Furthermore, Rumata is aware that he cannot make people enlightened. He could remove Don Reba, he could save individual lives [and he does], but this will actually change nothing, or very little, because the people will still be primitive. On this, I was put in mind of certain conflicts, which are deemed humanitarian, whereby the UK and/or US government has invaded countries and sought to remove a tyrannical regime, with Iraq being the most obvious example. I’m not, I ought to point out, calling Iraqis primitive, but there are parallels between that situation and Hard to be a God, as both raise questions about how much of a responsibility do we have to protect other nations, and how worthwhile is it if you cannot guarantee that the people will accept the new conditions and way of living? There is, moreover, something of Joseph Conrad’s Heart of Darkness about the Strugatsky’s book, in that there is a certain arrogance in going into another country [or planet, in this instance] and negatively judging it against your own. In fact, Hard to be a God could be interpreted as a comment on colonial arrogance, because it suggests that perhaps ‘uncivilised’ countries ought to be left alone, be allowed to develop and work things out on their own.

“And no matter how much the gray people in power despise knowledge, they can’t do anything about historical objectivity; they can slow it down, but they can’t stop it.”

It ought to be clear by now that this is a weighty, complex book. I have in this review really only tentatively jabbed at all the fascinating themes and ideas contained within it [I haven’t, for example, discussed the cyclical nature of history]. However, one thing that does demand some attention is the theory that Hard to be a God is political allegory, that the world it describes is really Russia in the 1960’s, the decade in which it was written. This is given weight by the Strugatsky’s themselves, who claimed to have started the book as a kind of Three Musketeers in Space historical romp, only to change their minds. They did so, it is said, due to fears that the death of Stalin, and the thaw that followed, had done little to change the climate of the country, that artists and their art were still under attack, would be suppressed etc. Yet while there is clearly some of this in the book – specifically Don Reba’s hatred for writers and the literate –  I feel it is reaching somewhat to suggest that this is the real or primary focus.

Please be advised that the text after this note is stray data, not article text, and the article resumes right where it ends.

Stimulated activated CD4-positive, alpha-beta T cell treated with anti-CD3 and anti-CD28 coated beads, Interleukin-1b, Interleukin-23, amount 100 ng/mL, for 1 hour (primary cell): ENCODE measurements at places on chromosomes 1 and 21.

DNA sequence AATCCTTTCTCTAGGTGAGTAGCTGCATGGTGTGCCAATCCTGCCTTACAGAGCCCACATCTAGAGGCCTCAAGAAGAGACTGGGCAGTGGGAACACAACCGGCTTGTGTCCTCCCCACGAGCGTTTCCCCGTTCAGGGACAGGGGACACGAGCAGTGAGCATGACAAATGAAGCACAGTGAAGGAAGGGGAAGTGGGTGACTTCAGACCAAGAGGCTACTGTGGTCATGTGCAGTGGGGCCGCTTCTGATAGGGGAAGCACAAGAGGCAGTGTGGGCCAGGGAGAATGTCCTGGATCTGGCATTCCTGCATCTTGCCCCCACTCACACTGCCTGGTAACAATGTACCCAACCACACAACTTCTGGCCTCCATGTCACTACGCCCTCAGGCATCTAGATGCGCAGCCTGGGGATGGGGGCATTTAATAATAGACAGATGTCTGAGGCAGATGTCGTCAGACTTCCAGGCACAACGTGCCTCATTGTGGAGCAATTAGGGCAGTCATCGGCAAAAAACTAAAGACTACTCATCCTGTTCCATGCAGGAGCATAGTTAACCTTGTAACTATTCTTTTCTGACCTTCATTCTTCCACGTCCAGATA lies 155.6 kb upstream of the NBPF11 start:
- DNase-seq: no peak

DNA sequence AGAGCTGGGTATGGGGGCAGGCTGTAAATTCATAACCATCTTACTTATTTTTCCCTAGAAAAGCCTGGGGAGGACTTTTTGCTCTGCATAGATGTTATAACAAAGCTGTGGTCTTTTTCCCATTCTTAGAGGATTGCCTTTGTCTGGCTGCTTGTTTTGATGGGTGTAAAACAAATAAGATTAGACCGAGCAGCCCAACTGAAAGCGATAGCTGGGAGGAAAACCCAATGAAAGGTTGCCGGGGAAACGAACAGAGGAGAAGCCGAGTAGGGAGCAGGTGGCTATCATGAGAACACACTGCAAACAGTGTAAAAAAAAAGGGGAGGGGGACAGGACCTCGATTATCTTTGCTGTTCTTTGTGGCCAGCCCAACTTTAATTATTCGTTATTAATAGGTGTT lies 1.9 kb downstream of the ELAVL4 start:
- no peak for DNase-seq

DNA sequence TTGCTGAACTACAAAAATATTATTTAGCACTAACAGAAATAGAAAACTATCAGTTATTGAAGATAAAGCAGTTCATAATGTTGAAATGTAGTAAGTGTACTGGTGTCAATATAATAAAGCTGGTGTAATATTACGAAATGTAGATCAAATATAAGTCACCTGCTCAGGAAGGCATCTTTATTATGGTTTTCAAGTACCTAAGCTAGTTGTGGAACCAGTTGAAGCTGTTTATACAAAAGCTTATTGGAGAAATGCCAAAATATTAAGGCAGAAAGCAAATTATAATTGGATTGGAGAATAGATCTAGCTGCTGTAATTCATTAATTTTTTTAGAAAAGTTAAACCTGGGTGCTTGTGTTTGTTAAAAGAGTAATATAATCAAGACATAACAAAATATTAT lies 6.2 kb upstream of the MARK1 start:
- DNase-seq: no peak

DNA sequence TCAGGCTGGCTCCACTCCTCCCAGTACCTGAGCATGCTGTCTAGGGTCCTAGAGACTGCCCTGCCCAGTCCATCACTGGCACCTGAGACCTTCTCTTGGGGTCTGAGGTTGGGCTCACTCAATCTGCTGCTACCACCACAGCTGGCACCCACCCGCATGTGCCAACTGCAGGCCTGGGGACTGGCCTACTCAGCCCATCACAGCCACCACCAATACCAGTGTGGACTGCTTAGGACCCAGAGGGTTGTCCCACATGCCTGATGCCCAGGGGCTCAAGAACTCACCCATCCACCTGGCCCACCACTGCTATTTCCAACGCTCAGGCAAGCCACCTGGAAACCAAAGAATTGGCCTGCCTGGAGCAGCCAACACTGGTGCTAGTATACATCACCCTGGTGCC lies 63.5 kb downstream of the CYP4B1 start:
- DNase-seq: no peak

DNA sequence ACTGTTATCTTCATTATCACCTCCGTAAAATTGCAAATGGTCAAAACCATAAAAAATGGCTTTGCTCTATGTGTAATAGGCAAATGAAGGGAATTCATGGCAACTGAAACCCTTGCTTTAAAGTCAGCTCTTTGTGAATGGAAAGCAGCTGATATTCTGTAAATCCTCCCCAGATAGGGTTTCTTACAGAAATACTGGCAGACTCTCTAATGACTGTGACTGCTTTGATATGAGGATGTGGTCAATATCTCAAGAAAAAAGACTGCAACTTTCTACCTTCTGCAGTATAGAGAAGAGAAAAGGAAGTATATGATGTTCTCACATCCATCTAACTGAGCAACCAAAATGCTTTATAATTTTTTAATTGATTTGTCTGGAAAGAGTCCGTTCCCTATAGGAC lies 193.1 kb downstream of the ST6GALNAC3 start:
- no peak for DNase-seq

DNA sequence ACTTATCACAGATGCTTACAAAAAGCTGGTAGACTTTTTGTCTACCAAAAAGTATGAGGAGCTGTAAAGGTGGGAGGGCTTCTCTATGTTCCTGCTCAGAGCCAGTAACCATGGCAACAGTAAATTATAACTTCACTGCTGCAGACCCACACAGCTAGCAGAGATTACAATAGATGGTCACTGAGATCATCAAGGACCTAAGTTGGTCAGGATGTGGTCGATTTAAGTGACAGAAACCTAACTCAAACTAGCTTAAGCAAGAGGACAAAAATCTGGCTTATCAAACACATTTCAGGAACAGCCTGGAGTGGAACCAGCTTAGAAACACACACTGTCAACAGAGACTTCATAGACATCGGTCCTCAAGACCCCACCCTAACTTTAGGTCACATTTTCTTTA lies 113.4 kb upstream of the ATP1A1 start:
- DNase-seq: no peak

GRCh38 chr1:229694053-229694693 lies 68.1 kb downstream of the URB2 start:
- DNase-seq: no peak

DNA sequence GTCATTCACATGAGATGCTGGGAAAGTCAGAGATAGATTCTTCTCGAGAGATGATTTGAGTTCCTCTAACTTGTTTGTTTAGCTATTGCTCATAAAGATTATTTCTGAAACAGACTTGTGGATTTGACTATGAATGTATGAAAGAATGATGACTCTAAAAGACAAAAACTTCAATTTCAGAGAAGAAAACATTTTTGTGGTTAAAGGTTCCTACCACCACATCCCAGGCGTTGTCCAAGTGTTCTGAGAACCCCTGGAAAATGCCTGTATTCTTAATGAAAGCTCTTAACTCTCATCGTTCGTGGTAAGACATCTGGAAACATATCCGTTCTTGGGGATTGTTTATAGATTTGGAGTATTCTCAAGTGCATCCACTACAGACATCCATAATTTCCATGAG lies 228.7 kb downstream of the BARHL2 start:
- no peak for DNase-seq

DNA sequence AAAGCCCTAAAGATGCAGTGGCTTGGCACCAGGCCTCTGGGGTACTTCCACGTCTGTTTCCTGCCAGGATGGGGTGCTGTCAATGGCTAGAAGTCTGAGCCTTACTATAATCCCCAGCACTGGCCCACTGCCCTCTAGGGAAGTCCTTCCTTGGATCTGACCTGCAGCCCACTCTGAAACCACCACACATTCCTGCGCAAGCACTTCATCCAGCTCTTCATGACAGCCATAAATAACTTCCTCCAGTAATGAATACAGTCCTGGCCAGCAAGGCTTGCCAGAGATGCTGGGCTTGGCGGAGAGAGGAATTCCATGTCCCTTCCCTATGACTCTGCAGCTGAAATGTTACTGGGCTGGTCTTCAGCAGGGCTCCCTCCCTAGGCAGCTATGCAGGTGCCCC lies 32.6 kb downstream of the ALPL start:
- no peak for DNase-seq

Before finishing I want to briefly touch upon a couple of negatives, one more serious than the other. The first is that Hard to be a God is essentially plotless, and pretty repetitive. You will, I’m sure, have your own tolerance levels where this sort of thing is concerned, but it didn’t particularly bother me. More of an issue was the ending, which felt rushed to me. It was as though the Strugatsky’s had simply taken on too much, too many big questions, and couldn’t figure out how to neatly tie up their narrative, and so it ends at an arbitrary point. Yet while this is a criticism it is, in a way, also a kind of compliment too, because I wanted the book to be longer, I wanted another couple of hundred pages so that we [the reader and the authors] could really, fully ride this engrossing and challenging story out and so achieve a more natural and rewarding conclusion.